In 1999, 76.4 million people suffered from depression in the world's seven major pharmaceutical markets (United States, France, Germany, Italy, Spain, United Kingdom, and Japan). Despite the availability of numerous drug therapies for depression, unmet need persists. Each of the currently available drug therapies has been effective in only 50-70% of patients in clinical trials. Although the new selective serotonin reuptake inhibitors (SSRIs) represent an advance, they are slow to act and they provoke side effects.
Depression is a new study published by Decision Resources, Inc., that presents the latest findings on the etiology of depression, including expert opinion on recent genetic research in depression and the potential for pharmacogenomic treatment of this devastating disorder. We also offer a detailed analysis of selected investigational agents to treat depression, along with a ten-year projection of the antidepressant market.
Investigational agents in development for depression that are discussed in this study include novel formulations of currently available drugs such as r- fluoxetine and s-citalopram, the single-isomer versions of fluoxetine (Eli Lilly's Prozac) and citalopram (Lundbeck's Cipramil; Forest Laboratories' Celexa), respectively. Other investigational agents with commercial potential include a once-weekly formulation of fluoxetine; a version of fluoxetine that combines the drug with Eli Lilly's antipsychotic olanzapine (Zyprexa); and substance P antagonists and corticotropin-releasing factor antagonists. The latter two antagonists both represent a dramatic departure from the standard antidepressant agents that affect the uptake of the neurotransmitters serotonin, norepinephrine, and dopamine.
We estimate that sales of antidepressant drugs-in the treatment of depression only-exceeded $6.4 billion in 1999 in the seven major pharmaceutical markets. By 2009, we forecast seven-market sales of these agents for the treatment of depression will exceed $8.6 billion as a result of the introduction of novel agents and modest expansion in the diagnosed and drug-treated populations. In 2009, SSRI sales for the treatment of depressive disorders will exceed $4.8 billion, despite numerous patent expirations and generic competition in most markets. We expect that total sales of Eli Lilly's novel fluoxetine formulations for the treatment of depression will exceed $2.4 billion in 2009, or half of total SSRI sales for depression that year. The success of these agents will result largely from Eli Lilly's strong presence in the antidepressant market, and from their modest advantages in tolerability and convenience.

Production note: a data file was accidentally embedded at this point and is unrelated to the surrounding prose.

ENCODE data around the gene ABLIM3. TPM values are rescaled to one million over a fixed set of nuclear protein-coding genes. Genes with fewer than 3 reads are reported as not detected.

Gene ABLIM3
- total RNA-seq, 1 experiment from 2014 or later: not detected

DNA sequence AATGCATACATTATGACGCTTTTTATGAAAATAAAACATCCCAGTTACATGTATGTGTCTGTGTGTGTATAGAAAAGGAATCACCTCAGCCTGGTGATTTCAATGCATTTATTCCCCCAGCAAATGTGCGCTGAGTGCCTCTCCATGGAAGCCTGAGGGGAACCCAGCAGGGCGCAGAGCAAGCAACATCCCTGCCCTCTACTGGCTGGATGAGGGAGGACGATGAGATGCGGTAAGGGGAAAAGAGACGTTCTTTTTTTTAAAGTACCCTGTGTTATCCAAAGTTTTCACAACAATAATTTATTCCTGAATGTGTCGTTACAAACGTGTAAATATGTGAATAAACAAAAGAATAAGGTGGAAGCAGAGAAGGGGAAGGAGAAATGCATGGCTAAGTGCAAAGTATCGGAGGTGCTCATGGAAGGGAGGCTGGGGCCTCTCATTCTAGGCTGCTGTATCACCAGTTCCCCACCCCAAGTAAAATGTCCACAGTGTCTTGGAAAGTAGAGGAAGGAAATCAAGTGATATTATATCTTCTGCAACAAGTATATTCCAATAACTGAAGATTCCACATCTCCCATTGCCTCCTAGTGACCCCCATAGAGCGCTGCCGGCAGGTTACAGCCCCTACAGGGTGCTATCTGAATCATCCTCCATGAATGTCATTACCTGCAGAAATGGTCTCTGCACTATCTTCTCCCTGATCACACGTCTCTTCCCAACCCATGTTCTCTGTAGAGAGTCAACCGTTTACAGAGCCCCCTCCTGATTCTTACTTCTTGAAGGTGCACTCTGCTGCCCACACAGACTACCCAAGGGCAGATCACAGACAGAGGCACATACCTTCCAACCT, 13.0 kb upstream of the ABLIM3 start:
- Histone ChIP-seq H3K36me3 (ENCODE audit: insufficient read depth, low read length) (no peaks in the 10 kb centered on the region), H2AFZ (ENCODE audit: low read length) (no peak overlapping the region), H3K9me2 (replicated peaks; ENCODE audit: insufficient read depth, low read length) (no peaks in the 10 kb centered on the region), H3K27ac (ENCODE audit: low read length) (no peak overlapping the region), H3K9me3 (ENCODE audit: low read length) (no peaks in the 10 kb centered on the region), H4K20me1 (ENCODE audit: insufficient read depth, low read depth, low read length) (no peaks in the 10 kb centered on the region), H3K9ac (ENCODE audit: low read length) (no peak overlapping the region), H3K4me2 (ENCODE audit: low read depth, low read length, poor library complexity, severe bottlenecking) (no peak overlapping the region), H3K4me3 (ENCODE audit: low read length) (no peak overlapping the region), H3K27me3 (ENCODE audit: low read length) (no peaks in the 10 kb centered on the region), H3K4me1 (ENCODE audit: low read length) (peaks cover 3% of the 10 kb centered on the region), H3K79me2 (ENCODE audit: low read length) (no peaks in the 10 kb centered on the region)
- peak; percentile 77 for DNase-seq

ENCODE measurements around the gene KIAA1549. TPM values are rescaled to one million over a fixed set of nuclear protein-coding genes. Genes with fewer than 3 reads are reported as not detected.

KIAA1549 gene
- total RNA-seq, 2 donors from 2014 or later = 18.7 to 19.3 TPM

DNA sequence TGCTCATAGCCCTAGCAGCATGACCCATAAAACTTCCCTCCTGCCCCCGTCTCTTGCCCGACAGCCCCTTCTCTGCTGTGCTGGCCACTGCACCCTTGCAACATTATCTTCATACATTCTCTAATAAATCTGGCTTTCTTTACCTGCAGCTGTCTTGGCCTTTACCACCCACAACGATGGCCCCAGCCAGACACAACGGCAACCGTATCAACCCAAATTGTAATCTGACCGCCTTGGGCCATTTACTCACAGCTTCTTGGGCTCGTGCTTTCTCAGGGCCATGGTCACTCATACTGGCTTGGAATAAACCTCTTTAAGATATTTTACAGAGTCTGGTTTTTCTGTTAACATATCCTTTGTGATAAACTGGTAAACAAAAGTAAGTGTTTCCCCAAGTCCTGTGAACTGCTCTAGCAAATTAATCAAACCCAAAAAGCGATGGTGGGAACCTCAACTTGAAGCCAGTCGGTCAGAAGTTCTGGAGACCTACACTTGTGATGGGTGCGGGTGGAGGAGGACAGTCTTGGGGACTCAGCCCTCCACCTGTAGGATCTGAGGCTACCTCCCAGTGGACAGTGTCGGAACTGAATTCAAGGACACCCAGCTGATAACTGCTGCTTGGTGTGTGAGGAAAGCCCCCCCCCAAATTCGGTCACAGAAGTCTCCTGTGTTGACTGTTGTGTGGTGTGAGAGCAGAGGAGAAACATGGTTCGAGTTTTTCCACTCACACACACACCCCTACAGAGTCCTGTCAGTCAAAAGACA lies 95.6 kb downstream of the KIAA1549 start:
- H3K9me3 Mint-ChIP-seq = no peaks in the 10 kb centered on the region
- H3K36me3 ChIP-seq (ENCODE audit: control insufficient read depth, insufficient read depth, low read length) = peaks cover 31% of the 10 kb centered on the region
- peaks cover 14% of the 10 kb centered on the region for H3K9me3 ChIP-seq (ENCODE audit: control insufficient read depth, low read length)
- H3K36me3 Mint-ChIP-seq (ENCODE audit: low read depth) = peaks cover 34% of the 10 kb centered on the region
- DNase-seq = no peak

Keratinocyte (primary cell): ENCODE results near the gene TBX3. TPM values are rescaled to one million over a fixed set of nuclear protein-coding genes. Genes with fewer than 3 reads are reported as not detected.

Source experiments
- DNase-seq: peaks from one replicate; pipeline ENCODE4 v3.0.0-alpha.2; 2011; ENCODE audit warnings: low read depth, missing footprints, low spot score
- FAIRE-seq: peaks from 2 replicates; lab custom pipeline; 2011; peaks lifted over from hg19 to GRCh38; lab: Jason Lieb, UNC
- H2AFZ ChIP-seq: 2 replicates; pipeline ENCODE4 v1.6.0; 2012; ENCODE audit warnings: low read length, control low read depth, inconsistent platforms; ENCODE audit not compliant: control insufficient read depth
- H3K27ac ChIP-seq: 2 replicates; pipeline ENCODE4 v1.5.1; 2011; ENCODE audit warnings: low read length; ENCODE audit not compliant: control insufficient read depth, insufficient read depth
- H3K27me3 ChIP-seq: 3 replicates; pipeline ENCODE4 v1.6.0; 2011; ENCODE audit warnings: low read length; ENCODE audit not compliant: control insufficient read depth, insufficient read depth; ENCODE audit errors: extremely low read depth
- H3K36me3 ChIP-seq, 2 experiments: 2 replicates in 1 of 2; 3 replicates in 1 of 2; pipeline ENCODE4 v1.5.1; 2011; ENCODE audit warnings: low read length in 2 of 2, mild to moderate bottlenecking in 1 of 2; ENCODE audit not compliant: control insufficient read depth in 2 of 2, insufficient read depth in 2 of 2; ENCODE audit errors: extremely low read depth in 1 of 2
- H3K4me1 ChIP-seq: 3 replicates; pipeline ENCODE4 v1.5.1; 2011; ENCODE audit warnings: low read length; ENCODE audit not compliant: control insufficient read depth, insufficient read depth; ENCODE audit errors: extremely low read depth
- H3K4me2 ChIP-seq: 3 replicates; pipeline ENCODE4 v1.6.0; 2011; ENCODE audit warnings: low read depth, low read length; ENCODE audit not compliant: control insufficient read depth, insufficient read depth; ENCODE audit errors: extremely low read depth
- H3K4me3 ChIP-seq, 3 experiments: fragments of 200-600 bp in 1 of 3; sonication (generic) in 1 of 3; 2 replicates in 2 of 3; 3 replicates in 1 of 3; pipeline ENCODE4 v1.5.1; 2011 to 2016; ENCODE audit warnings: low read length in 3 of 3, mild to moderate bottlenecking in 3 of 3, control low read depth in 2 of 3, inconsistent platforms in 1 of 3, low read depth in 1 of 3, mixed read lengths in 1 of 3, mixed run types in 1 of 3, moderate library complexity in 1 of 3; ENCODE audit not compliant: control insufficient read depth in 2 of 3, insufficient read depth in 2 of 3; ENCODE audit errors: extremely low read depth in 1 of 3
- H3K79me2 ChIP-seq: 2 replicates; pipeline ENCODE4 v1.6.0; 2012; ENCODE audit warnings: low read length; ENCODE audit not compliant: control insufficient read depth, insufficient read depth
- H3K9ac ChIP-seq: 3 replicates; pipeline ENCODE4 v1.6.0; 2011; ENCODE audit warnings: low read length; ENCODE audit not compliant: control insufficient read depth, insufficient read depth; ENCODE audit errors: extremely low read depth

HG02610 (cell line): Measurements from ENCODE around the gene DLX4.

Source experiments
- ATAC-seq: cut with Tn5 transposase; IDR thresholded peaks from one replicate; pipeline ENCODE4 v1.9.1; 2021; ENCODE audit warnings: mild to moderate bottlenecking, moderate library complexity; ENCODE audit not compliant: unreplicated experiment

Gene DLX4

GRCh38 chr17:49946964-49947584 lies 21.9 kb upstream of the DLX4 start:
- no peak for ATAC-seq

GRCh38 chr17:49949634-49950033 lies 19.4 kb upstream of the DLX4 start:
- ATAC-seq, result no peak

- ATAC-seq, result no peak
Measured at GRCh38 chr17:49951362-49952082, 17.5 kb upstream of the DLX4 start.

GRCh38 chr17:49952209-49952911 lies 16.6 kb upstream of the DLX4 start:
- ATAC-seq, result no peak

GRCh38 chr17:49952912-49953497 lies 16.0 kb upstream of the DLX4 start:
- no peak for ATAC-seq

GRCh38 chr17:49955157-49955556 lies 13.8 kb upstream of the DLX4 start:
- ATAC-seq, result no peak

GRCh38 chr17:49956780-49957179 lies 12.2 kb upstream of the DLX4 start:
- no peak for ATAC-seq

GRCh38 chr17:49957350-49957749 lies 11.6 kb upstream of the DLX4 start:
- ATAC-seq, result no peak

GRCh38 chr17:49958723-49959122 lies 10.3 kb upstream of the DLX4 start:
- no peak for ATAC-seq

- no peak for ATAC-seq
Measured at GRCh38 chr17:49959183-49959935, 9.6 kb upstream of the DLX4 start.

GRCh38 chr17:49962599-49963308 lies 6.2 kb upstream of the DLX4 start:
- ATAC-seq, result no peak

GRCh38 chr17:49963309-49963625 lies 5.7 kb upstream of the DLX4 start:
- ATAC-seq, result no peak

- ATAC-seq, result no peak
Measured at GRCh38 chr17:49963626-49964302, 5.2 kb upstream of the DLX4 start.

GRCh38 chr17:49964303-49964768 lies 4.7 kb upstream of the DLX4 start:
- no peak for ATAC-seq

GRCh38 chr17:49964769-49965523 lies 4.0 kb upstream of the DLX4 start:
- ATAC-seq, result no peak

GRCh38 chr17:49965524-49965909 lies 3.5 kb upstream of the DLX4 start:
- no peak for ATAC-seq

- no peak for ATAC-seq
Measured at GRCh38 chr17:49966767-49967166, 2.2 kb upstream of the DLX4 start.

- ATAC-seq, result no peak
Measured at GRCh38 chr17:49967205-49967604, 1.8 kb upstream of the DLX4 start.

Depression is part of Cognos, one of six Pharmacor services that evaluate the commercial potential of drugs in research and development.
Contact: Frank Sama, 781.487.3753 (telephone), 781.487.5750 (fax), or firstname.lastname@example.org (e-mail). In Europe, contact Francoise Bidart, +32.2.351.4082 (telephone), +32.2.351.2347 (fax), or email@example.com (e-mail). In Japan, contact Makiko Yoshimoto, +81.3.5401.2615 (telephone), +81.3.5401.2617 (fax), or firstname.lastname@example.org (e-mail). http://www.dresources.com
Decision Resources, Inc., is a world leader in research publications, advisory services, and consulting designed to help clients shape strategy, allocate resources, and master their chosen markets. Founded as a subsidiary of Arthur D. Little, Inc., the company has provided strategic information services for 30 years, assessing industry trends in the international health care and pharmaceutical industries. Drawing on a closely linked international network of experts, Decision Resources offers its clients the most comprehensive analyses of therapy markets available.
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SOURCE: Decision Resources, Inc.
Contact: Frank Sama, 781-487-3753, email@example.com